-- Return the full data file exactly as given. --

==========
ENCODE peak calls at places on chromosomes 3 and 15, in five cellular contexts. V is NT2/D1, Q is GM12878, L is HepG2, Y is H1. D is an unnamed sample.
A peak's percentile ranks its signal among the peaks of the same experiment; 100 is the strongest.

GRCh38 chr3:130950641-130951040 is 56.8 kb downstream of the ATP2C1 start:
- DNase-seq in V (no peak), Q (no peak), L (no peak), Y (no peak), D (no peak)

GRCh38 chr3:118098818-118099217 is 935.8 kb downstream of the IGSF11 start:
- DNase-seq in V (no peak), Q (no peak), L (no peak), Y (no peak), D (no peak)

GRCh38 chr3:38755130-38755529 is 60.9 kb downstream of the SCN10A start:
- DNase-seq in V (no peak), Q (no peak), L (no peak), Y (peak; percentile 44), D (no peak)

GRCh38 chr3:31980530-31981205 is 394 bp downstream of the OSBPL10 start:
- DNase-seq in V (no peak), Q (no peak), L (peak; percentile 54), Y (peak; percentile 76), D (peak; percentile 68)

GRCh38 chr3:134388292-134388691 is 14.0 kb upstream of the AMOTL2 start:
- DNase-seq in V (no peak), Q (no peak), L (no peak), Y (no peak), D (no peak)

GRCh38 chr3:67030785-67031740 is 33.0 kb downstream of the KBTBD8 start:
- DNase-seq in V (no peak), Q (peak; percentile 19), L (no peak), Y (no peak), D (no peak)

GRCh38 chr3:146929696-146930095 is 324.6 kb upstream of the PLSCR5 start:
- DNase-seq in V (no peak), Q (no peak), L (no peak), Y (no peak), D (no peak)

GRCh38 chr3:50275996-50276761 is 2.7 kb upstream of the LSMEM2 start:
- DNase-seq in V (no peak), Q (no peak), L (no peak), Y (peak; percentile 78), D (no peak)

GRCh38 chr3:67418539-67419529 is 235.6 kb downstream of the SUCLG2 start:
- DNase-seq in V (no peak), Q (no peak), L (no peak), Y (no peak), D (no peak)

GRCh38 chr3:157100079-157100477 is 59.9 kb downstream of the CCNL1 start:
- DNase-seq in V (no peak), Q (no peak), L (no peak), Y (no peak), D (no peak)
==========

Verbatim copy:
ENCODE peak calls at places on chromosomes 3 and 15, in five cellular contexts. V is NT2/D1, Q is GM12878, L is HepG2, Y is H1. D is an unnamed sample.
A peak's percentile ranks its signal among the peaks of the same experiment; 100 is the strongest.

GRCh38 chr3:130950641-130951040 is 56.8 kb downstream of the ATP2C1 start:
- DNase-seq in V (no peak), Q (no peak), L (no peak), Y (no peak), D (no peak)

GRCh38 chr3:118098818-118099217 is 935.8 kb downstream of the IGSF11 start:
- DNase-seq in V (no peak), Q (no peak), L (no peak), Y (no peak), D (no peak)

GRCh38 chr3:38755130-38755529 is 60.9 kb downstream of the SCN10A start:
- DNase-seq in V (no peak), Q (no peak), L (no peak), Y (peak; percentile 44), D (no peak)

GRCh38 chr3:31980530-31981205 is 394 bp downstream of the OSBPL10 start:
- DNase-seq in V (no peak), Q (no peak), L (peak; percentile 54), Y (peak; percentile 76), D (peak; percentile 68)

GRCh38 chr3:134388292-134388691 is 14.0 kb upstream of the AMOTL2 start:
- DNase-seq in V (no peak), Q (no peak), L (no peak), Y (no peak), D (no peak)

GRCh38 chr3:67030785-67031740 is 33.0 kb downstream of the KBTBD8 start:
- DNase-seq in V (no peak), Q (peak; percentile 19), L (no peak), Y (no peak), D (no peak)

GRCh38 chr3:146929696-146930095 is 324.6 kb upstream of the PLSCR5 start:
- DNase-seq in V (no peak), Q (no peak), L (no peak), Y (no peak), D (no peak)

GRCh38 chr3:50275996-50276761 is 2.7 kb upstream of the LSMEM2 start:
- DNase-seq in V (no peak), Q (no peak), L (no peak), Y (peak; percentile 78), D (no peak)

GRCh38 chr3:67418539-67419529 is 235.6 kb downstream of the SUCLG2 start:
- DNase-seq in V (no peak), Q (no peak), L (no peak), Y (no peak), D (no peak)

GRCh38 chr3:157100079-157100477 is 59.9 kb downstream of the CCNL1 start:
- DNase-seq in V (no peak), Q (no peak), L (no peak), Y (no peak), D (no peak)